The ETSI interpretation of “reasonable” is essentially the same as that of the IEEE.

The Apple Claim

Apple filed a claim in the US District Court in Southern California against Qualcomm.  The entire claim is exactly 100 pages long, so I am reporting only the key elements of it.  It is a fact that Qualcomm produces and licenses to semiconductor companies designs that implement connectivity between a device and the network that uses 3G or 4G standards.  Intellectual property of Qualcomm that is protected by patents was offered to ETSI in the development of both standards under the Essential Patent Claims and therefore it falls within the FRAND rules.  Apple’s claim states:

The description of the FRAND arrangement in the official claim is worth reading even if some of the terminology is slightly different from the usual ones used in our industry.

“Like other SSOs, ETSI requires participants to commit to abide by its Intellectual Property Rights (“IPR”) Policy, which sets forth the rights and obligations of its members. Pursuant to the IPR Policy, members are required to disclose standard-essential and potentially standard-essential patents and patent applications in a timely fashion. [ETSI Rules of Procedure, Annex 6, Clause 4.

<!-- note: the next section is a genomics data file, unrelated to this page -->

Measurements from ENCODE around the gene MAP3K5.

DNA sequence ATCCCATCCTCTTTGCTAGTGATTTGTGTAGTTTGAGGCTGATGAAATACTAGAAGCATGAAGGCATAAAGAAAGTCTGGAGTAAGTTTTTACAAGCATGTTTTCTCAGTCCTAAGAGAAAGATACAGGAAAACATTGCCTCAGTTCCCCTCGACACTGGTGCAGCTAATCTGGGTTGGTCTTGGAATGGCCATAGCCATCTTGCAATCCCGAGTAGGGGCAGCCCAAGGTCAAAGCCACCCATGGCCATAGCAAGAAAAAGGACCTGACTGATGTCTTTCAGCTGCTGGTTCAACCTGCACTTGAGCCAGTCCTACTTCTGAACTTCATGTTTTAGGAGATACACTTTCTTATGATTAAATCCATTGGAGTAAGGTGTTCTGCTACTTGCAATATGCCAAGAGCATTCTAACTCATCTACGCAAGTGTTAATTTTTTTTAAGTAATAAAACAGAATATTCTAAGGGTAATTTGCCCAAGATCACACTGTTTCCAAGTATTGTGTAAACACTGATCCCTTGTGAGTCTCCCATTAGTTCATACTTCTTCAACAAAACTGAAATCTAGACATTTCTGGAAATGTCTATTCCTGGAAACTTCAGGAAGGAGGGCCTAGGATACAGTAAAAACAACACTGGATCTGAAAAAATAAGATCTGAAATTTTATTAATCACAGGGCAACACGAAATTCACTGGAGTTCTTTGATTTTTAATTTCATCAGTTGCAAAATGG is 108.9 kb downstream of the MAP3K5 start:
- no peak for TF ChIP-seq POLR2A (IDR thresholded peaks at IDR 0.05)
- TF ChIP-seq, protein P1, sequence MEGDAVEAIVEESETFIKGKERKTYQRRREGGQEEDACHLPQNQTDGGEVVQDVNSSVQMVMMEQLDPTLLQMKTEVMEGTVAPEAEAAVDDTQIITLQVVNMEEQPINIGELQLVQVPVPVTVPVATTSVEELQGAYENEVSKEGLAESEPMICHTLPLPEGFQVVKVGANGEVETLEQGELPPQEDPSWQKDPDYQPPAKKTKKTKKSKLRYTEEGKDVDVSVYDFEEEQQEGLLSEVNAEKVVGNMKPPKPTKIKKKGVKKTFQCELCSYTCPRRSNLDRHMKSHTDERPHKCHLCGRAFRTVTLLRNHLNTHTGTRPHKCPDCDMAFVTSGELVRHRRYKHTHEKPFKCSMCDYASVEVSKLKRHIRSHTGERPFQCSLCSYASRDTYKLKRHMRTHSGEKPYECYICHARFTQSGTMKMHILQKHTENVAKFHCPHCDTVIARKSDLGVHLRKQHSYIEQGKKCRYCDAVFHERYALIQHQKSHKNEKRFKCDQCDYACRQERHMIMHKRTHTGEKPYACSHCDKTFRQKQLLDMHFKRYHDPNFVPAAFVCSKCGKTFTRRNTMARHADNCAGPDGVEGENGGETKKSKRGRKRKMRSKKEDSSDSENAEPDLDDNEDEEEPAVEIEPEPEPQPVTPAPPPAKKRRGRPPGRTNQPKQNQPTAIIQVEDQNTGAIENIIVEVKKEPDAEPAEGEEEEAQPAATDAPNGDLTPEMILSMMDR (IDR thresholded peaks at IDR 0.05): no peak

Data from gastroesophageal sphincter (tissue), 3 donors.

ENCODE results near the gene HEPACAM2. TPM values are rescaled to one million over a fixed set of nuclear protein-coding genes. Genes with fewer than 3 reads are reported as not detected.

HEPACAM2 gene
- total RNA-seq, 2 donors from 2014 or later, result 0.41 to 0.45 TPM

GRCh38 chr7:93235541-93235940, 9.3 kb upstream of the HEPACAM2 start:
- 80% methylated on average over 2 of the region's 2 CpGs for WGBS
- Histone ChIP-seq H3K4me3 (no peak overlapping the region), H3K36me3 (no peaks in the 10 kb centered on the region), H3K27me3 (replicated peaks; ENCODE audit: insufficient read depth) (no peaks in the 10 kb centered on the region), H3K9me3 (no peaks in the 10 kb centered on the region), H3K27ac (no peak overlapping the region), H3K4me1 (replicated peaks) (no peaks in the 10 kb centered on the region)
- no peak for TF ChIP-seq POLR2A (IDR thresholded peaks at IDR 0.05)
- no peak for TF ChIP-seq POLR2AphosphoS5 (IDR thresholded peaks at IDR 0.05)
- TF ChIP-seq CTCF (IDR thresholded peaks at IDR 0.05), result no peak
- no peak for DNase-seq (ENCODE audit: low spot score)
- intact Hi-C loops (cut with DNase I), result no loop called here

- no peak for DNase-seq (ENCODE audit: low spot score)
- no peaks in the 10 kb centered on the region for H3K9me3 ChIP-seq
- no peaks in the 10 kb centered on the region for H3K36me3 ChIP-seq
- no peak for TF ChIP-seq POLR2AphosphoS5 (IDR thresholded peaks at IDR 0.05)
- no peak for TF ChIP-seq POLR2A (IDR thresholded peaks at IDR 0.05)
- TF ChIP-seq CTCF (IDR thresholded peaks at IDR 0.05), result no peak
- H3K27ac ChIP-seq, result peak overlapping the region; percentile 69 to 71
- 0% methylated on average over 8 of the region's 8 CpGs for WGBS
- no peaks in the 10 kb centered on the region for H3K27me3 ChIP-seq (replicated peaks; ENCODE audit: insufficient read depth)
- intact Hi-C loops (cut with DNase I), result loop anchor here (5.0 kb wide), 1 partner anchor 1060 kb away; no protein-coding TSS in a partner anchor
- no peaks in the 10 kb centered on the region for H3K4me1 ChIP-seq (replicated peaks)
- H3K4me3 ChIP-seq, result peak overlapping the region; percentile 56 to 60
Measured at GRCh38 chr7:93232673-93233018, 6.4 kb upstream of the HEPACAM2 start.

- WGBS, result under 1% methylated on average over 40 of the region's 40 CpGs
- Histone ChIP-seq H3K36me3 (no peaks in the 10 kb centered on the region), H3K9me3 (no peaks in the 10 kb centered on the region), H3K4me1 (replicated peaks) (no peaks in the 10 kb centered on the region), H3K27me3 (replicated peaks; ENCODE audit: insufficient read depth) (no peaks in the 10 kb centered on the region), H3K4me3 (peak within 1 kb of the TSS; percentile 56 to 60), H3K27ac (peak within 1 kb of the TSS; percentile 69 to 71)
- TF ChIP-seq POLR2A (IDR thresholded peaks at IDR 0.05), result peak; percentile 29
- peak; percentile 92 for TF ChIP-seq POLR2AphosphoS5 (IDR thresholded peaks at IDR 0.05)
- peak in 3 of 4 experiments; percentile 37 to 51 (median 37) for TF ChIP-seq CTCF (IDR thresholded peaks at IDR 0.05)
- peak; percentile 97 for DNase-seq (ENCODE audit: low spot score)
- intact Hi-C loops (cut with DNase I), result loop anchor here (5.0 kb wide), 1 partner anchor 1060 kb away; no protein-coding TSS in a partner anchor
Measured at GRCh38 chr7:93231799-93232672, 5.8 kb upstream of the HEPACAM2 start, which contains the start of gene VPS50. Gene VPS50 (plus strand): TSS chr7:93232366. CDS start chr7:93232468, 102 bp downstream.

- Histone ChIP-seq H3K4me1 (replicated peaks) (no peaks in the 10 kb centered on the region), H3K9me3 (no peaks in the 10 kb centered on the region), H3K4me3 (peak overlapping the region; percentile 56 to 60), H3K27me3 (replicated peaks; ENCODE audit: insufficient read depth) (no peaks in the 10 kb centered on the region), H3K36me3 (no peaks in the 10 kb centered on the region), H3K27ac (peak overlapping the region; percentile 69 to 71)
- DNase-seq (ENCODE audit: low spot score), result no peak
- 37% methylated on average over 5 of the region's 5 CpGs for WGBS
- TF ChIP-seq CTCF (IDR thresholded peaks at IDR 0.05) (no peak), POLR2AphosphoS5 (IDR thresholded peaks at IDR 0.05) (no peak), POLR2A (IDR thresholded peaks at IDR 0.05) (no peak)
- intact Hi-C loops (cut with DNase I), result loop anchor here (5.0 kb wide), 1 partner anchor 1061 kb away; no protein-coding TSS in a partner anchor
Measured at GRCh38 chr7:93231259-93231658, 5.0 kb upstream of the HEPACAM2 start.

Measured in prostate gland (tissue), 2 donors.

The IPR Policy further requires that SEP owners submit a written commitment that they are prepared to grant irrevocable licenses on FRAND terms. If no FRAND commitment is made, the IPR Policy provides for ETSI to investigate alternative technology options for the standard to avoid the patent in question.

According to ETSI’s self-reporting portal, Qualcomm has declared over 30,000 global assets to be “ESSENTIAL IPR.” No objective party has tested the actual essentiality or validity of these assets.